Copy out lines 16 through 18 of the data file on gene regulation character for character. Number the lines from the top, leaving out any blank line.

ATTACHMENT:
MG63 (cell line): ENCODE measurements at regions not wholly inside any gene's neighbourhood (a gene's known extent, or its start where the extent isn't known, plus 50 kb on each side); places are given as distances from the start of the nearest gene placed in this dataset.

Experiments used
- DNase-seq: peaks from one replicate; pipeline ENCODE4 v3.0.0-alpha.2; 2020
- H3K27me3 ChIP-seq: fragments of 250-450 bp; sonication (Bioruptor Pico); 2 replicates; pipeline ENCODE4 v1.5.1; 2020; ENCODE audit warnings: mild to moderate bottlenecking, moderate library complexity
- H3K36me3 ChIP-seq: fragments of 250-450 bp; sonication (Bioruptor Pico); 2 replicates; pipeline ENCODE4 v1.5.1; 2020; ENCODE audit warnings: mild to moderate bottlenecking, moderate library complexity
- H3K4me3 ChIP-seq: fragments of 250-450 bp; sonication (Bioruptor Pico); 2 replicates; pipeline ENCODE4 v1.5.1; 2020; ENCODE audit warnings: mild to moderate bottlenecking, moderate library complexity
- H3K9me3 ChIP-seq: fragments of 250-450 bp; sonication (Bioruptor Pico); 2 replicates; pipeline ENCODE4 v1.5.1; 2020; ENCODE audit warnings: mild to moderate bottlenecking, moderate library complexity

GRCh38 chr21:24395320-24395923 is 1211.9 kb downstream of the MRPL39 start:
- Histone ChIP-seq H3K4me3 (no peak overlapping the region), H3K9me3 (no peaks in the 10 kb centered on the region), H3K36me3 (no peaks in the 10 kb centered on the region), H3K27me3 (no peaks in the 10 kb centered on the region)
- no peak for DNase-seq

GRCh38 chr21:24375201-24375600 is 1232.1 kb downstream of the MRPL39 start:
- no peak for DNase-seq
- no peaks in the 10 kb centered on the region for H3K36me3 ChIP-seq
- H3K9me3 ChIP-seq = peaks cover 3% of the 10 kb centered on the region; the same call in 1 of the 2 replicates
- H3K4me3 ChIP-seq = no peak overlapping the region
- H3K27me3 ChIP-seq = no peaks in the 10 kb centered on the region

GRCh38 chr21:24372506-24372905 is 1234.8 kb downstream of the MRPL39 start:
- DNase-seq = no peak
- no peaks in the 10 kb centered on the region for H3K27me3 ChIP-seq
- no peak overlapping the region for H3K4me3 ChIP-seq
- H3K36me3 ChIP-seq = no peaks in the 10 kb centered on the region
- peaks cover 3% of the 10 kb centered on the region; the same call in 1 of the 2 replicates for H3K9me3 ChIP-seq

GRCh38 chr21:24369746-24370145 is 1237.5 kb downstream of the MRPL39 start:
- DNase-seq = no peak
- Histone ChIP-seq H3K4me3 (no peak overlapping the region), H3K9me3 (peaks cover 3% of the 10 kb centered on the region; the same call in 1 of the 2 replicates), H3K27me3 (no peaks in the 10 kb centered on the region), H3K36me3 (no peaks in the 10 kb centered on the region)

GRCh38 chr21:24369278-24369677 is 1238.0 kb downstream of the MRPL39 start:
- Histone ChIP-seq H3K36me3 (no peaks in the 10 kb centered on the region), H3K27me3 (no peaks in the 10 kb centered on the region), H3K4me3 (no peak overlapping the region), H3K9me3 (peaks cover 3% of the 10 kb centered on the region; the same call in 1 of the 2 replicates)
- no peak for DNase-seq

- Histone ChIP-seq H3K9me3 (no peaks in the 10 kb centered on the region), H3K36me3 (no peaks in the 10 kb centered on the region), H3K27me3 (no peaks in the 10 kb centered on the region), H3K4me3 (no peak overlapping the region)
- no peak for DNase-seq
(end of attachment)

- H3K27me3 ChIP-seq = no peaks in the 10 kb centered on the region

GRCh38 chr21:24372506-24372905 is 1234.8 kb downstream of the MRPL39 start:
- DNase-seq = no peak